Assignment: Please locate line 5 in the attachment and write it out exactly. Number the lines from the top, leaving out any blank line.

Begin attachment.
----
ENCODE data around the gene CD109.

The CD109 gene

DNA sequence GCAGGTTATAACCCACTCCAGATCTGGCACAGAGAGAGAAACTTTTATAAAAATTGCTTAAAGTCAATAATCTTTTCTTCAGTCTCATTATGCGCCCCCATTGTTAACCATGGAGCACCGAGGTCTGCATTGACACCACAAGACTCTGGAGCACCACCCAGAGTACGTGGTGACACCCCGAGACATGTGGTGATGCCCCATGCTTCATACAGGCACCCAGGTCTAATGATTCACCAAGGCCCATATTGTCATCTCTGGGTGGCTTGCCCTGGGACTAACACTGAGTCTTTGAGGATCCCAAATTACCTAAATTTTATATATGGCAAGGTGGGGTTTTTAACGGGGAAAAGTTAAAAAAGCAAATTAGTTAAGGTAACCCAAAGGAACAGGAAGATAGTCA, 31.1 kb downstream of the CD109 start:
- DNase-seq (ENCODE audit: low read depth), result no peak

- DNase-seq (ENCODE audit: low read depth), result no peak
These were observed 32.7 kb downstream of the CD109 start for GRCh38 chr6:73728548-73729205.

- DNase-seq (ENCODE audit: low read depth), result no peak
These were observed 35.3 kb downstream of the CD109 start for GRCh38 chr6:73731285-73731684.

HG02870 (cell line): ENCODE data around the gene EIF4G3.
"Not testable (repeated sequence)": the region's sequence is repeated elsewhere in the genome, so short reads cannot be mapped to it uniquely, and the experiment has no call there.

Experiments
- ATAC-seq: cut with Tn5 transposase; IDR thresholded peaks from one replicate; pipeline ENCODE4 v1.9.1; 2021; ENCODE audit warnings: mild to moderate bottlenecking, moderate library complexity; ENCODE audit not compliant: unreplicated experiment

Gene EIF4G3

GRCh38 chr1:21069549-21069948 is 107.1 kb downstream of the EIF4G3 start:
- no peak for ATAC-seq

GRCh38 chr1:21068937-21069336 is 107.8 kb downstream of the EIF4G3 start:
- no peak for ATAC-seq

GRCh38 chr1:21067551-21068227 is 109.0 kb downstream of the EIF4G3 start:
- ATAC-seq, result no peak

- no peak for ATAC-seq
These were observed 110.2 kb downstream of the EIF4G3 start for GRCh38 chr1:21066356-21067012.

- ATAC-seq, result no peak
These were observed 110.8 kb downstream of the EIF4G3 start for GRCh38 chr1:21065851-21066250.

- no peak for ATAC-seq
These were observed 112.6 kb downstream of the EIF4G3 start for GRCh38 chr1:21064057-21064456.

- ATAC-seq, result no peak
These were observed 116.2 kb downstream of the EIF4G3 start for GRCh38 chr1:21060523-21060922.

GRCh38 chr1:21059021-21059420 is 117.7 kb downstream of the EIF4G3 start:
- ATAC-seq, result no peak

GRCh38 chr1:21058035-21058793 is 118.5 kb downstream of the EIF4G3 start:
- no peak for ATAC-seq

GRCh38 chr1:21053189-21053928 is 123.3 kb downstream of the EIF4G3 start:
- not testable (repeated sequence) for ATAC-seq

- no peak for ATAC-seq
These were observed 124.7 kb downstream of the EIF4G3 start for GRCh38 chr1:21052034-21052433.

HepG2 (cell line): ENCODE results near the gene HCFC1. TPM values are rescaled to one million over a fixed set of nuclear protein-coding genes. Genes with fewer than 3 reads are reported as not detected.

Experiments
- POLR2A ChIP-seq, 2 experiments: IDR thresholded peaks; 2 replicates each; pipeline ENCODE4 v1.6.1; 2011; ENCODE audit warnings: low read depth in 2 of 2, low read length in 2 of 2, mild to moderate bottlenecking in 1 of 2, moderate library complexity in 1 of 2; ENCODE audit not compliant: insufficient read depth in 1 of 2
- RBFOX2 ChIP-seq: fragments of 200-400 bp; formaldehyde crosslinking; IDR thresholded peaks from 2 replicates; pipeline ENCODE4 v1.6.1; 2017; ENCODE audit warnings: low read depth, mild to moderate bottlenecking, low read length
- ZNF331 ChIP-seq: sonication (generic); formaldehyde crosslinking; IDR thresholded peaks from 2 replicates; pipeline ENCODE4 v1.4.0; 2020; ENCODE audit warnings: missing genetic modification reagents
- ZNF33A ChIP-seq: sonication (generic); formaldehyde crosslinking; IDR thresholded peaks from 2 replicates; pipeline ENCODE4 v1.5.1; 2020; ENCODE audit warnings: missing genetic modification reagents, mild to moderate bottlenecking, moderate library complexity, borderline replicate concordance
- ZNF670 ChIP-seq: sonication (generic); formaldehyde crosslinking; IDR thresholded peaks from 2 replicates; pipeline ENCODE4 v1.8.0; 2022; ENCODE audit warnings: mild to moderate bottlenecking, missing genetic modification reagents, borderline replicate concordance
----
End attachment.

- DNase-seq (ENCODE audit: low read depth), result no peak